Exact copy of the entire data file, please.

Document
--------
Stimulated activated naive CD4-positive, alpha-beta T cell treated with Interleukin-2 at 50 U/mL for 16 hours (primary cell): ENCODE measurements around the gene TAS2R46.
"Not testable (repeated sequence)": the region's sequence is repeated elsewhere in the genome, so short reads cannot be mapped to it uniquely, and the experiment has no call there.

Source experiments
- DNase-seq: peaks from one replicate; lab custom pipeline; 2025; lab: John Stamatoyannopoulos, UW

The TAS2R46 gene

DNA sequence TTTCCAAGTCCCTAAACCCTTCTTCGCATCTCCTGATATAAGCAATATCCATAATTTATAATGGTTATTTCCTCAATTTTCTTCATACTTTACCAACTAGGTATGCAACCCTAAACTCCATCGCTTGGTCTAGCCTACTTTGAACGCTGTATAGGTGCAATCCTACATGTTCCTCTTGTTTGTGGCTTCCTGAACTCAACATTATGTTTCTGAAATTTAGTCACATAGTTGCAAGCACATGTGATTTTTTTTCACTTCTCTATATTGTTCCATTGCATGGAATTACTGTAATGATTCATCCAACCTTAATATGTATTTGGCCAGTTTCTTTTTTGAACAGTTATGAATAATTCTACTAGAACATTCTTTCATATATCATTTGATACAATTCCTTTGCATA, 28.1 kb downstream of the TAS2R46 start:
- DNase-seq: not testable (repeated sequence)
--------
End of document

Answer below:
Stimulated activated naive CD4-positive, alpha-beta T cell treated with Interleukin-2 at 50 U/mL for 16 hours (primary cell): ENCODE measurements around the gene TAS2R46.
"Not testable (repeated sequence)": the region's sequence is repeated elsewhere in the genome, so short reads cannot be mapped to it uniquely, and the experiment has no call there.

Source experiments
- DNase-seq: peaks from one replicate; lab custom pipeline; 2025; lab: John Stamatoyannopoulos, UW

The TAS2R46 gene

DNA sequence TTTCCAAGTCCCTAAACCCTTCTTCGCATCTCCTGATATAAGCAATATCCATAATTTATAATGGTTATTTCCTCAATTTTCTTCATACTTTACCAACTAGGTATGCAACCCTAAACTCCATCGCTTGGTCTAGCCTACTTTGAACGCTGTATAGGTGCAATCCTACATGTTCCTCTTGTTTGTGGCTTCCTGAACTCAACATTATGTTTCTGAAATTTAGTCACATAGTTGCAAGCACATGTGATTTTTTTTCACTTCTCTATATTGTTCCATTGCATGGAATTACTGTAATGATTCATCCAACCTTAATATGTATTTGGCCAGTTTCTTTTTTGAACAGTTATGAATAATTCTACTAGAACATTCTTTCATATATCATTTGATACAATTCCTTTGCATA, 28.1 kb downstream of the TAS2R46 start:
- DNase-seq: not testable (repeated sequence)